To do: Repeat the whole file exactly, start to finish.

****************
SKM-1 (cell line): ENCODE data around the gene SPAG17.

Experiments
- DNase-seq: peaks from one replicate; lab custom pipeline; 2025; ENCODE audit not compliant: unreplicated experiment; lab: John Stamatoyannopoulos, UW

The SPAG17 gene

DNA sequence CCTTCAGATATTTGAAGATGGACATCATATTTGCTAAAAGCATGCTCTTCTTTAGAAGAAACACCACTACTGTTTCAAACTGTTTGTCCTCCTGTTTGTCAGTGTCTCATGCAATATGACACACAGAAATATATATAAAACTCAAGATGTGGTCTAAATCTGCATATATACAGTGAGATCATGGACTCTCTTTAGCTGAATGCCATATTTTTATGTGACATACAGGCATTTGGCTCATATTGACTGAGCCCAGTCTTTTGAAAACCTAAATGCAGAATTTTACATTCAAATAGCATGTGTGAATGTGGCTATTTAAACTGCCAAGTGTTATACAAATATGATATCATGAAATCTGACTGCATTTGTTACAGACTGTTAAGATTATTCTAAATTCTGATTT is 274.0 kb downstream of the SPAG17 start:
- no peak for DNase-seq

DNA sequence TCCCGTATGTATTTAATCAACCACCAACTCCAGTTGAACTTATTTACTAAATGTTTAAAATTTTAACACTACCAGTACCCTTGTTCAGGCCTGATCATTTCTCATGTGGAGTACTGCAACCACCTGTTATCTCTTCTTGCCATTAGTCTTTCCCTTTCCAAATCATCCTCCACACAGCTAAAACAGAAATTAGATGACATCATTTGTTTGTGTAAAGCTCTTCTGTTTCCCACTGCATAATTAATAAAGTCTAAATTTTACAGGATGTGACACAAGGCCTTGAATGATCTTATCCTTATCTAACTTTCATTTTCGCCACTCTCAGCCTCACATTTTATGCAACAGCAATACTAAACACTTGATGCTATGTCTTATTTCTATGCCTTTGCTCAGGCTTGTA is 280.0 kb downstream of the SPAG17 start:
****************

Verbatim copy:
SKM-1 (cell line): ENCODE data around the gene SPAG17.

Experiments
- DNase-seq: peaks from one replicate; lab custom pipeline; 2025; ENCODE audit not compliant: unreplicated experiment; lab: John Stamatoyannopoulos, UW

The SPAG17 gene

DNA sequence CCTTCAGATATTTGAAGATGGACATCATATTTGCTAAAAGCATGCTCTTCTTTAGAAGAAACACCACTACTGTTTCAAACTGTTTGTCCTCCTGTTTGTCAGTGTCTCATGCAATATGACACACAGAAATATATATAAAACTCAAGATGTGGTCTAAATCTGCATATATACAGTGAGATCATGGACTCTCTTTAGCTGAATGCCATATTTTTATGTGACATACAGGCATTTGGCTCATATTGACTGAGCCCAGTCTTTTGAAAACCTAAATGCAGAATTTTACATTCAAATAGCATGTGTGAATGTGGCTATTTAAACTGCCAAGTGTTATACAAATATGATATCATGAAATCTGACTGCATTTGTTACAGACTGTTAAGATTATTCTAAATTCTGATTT is 274.0 kb downstream of the SPAG17 start:
- no peak for DNase-seq

DNA sequence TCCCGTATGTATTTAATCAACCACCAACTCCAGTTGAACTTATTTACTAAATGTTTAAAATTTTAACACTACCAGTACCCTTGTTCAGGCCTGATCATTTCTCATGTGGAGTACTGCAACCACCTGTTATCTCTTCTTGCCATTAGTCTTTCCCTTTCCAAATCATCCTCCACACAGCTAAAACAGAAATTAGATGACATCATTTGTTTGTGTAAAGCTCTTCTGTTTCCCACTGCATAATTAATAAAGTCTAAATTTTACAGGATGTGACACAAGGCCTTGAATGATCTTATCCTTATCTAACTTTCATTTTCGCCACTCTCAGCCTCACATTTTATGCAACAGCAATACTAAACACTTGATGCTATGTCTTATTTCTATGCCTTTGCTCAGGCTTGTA is 280.0 kb downstream of the SPAG17 start: